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Assume I have char **argv, so that argv[0] = some string and argv[1] = another string etc...

I have another double pointer string array in a struct, call it s1->argv also defined as char **argv within the struct.

I am trying to copy argv into s1->argv1. I tried mallocing s1->argv to something with a max value (so 7 strings, each string of max 100 chars) and using strcpy but that obviously does not work. It only ends up copying argv[0]. This is how I used it: strcpy(*s1->argv, *argv)

How can I preserve each index of the array too?

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2  
Any reason not to do s->argv = argv in main? Do you want to modify the copy? –  larsmans Mar 13 '12 at 22:43
    
Not really... but I might have to pass it to some other functions. Would that still work? –  darksky Mar 13 '12 at 22:44
1  
Yes, that would still work. –  Carl Norum Mar 13 '12 at 22:50

2 Answers 2

up vote 0 down vote accepted

The code below makes a copy of argc and argv arguments of main into user defined structure. The copy is exactly the same as original arguments (argv is terminated by NULL as in main). This code does not handle any abnormal events (like malloc failures, signal interruption etc.).

You may want to avoid casting the result of malloc (it is not required in C), there is a lot of debate whether this casting is a good or bad thing. The choice is yours. I value portability more, so I choose to cast, compile with all warnings enabled and eliminate all of them in the code (see the comments to this answer).

#include <string.h>
#include <stdlib.h>

struct my_struct
{
    int    argc;
    char** argv;
};

int main(int argc,char** argv)
{
    int    i = 0;
    size_t n = 0;
    struct my_struct s;

    memset(&s,0,sizeof(s));
    s.argc = argc;
    /* alloc one more element than 'argc' to terminate 's.argv' with NULL */
    s.argv = (char**)malloc((argc + 1) * sizeof(char*));
    /* terminate 's.argv' with NULL exactly as 'argv' in 'main' */
    s.argv[argc] = NULL; 
    for(i = 0; i < argc; ++i)
    {
        n = strlen(argv[i]) + 1;
        s.argv[i] = (char*)malloc(n);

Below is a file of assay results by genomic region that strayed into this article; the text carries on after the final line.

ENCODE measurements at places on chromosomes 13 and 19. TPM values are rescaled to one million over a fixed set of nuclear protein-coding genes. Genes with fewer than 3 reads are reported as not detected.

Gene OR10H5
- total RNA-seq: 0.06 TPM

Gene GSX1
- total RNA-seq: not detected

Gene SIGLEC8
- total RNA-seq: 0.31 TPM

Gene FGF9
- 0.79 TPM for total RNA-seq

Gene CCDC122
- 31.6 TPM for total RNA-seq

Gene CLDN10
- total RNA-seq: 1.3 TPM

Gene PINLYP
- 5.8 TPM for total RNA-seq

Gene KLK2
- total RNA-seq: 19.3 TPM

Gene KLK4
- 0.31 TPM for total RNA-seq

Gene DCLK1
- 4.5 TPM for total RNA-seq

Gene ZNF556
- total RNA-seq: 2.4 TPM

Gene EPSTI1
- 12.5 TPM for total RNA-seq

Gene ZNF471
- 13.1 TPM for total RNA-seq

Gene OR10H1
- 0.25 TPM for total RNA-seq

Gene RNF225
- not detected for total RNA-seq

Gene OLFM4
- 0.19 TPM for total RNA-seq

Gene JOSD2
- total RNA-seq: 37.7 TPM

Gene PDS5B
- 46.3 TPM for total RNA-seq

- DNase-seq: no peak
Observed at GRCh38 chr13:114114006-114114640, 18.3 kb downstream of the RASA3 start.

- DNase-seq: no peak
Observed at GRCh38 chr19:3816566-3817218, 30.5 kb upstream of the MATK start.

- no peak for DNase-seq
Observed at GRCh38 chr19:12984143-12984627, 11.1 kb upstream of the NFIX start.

strcpy(s.argv[i],argv[i]);
    }
    return 0;
}

Another option for copying the strings in argv could be using strdup function, then you could replace the three lines:

n = strlen(argv[i]) + 1;
s.argv[i] = (char*)malloc(n);
strcpy(s.argv[i],argv[i]);

with

s.argv[i] = strdup(argv[i]);
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What if malloc fails? –  JaredPar Mar 13 '12 at 23:08
    
This is just an example, not intercontinental missle control code. If malloc failes, then you can (in most cases) only abort. What if your machine is hit by a meteorite while executing the code ? –  sirgeorge Mar 13 '12 at 23:15
    
I don't think the C standard covers meteorite impact. :) –  JaredPar Mar 13 '12 at 23:21
1  
Not yet, but I suspect the guys from C++ standardization committe may be already working on it :) –  sirgeorge Mar 13 '12 at 23:25
    
Don't cast malloc unless you're writing C++. –  Alex Reynolds Mar 13 '12 at 23:47

It sounds like you just want to copy the entire argv into another char** value. If so then do the following

char** copy_all(char** argv, int length) {
  char** ppDest = malloc(sizeof(char**) * length);
  if (!ppDest) {
    return NULL;
  }

  int i = 0;
  for (i < length; i++) {
    char* pCurrent = argv[i];
    size_t currentLength = strlen(pCurrent);
    ppDest[i] = malloc(currentLength + 1);
    if (!ppDest[i]) {
      goto Error;
    }
    strcpy(ppDest[i], argv[i]);
  }

  return ppDest;

Error:
  while (i > 0) {
    free(ppDest[i - 1]);
    i--;
  }
  free(ppDest);
  return NULL;
}
share|improve this answer
    
You might want to malloc currentLength +1 bytes for ppDest[i]. –  AusCBloke Mar 13 '12 at 22:56
1  
@AusCBloke doh, the number of times I docked students for that mistake and I still can't but help make it myself –  JaredPar Mar 13 '12 at 22:57

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